EPFL develops PET-like plastic from waste biomass

This plastic prevents oxygen from entering food packets

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Highly transparent and flexible strand of the bioplastic. Photo credit: Lorenz Manker
Highly transparent and flexible strand of the bioplastic. Photo credit: Lorenz Manker

EPFL scientists have developed the latest PET-like plastic from the plants’ non-edible parts. This plastic is heat-resistant and an excellent barrier to the gasses such as oxygen. All these make it a great choice when it comes to food packaging.

People are becoming more concerned about getting rid of plastic accumulation and getting away from fossil fuels. The goal is to solve the challenge of climate change. 

Considerable efforts are being made to develop recyclable or degradable polymers produced from non-edible parts of plants, known as lignocellulosic biomass.

In 2021, about 8.3 billion tons of plastic waste were produced worldwide. This problem is getting serious with each passing day because the number is constantly increasing. Plastic pollution harms plants, animals, and humans through its toxic pollutants. It can take thousands of years for plastic to break down completely. Therefore, the damage is long-lasting.

Conventional plastics are widespread because they perfect heat stability, low cost, processability, compatibility, and mechanical strength features. An alternative replacement for plastic must surpass or at least match. Till now, it has been a difficult task.

PET-like plastic to replace other plastics

A biomass-extracted plastic like PET to replace multiple present plastics besides being environment-friendly has been developed by the scientists led by EPFL’s School of Basic Sciences’ professor Jeremy Luterbacher. The specialty is its structure, as the new plastic can be recycled chemically and degrade back to the harmless sugars in the environment.

We often cook the non-edible plant parts in inexpensive chemicals to produce the plastic precursor. Keeping the structure of the sugar intact inside the plastic’s molecular structure is a simple alternative.

Adding aldehyde can stabilize some plant material fractions and prevent destruction during extraction. After repurposing this particular chemistry, the experts re-build a useful bio-based chemical as a precursor of plastic.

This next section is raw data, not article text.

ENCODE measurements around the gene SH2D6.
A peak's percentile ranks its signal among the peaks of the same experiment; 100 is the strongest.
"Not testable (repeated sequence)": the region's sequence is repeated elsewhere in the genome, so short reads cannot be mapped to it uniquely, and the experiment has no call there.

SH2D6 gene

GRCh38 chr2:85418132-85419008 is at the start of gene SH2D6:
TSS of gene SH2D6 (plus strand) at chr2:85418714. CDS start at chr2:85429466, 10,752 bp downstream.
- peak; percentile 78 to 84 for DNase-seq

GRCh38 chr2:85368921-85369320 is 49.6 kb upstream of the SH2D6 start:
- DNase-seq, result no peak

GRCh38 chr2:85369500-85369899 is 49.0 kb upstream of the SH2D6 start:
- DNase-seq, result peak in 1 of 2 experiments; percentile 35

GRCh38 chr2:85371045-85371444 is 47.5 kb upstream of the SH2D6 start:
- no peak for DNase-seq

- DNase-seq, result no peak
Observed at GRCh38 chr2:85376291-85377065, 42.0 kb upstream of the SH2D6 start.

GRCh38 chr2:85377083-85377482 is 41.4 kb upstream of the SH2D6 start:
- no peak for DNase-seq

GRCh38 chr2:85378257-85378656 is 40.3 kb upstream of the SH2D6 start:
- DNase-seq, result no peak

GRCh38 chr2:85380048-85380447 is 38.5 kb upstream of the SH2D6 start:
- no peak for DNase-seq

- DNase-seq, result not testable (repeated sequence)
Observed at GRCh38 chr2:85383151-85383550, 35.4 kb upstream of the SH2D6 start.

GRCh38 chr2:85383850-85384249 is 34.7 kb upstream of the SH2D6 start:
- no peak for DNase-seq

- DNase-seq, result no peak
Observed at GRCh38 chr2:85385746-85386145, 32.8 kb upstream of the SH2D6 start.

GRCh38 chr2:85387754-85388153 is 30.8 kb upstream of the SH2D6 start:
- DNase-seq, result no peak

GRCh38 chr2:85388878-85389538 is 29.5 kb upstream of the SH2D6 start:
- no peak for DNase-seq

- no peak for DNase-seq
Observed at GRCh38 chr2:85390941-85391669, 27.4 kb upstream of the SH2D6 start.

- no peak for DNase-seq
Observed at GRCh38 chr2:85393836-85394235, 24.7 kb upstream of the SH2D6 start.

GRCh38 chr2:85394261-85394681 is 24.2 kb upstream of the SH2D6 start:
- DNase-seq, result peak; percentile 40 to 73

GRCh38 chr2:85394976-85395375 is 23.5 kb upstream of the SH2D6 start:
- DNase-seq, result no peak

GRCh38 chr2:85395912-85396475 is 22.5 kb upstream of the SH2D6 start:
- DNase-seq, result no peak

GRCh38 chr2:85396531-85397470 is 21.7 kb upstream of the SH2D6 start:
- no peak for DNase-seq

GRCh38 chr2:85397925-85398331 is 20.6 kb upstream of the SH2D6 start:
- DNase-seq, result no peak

The ‘sticky’ groups can be clipped together on the sugar molecules on both sides by using glyoxylic acid in place of formaldehyde. This allows them to serve as plastic building blocks. This technique has been used to convert about 25% of the agricultural wastes’ weight or 95% of the purified sugar into plastic. 

Processing of the bioplastic by extrusion to make fibers for 3D printing. Photo credit: Maxime Hedou
Processing of the bioplastic by extrusion to make fibers for 3D printing.
Photo credit: Maxime Hedou

New strategies to eliminate plastics

These plastics’ perfectly rounded properties allow them to be utilized in textiles, packaging, electronics, and medicine. The researchers have already made packaging films. These fibers can be spun into filaments and textiles to facilitate 3D printing.

Exciting properties are possessed by plastic, especially for applications such as food packaging, according to Luterbacher. The sugar structure staying intact is one of the best properties of plastic that makes it unique. This particular fact makes things very easy to make as there is no need for you to modify what nature offers you. It can degrade quickly as it can go back to a molecule that is already abundant in nature.

Scientists are actively trying to make the planet plastic-free completely. New strategies and techniques are already under development and can be seen in the future to eliminate plastics from Earth.

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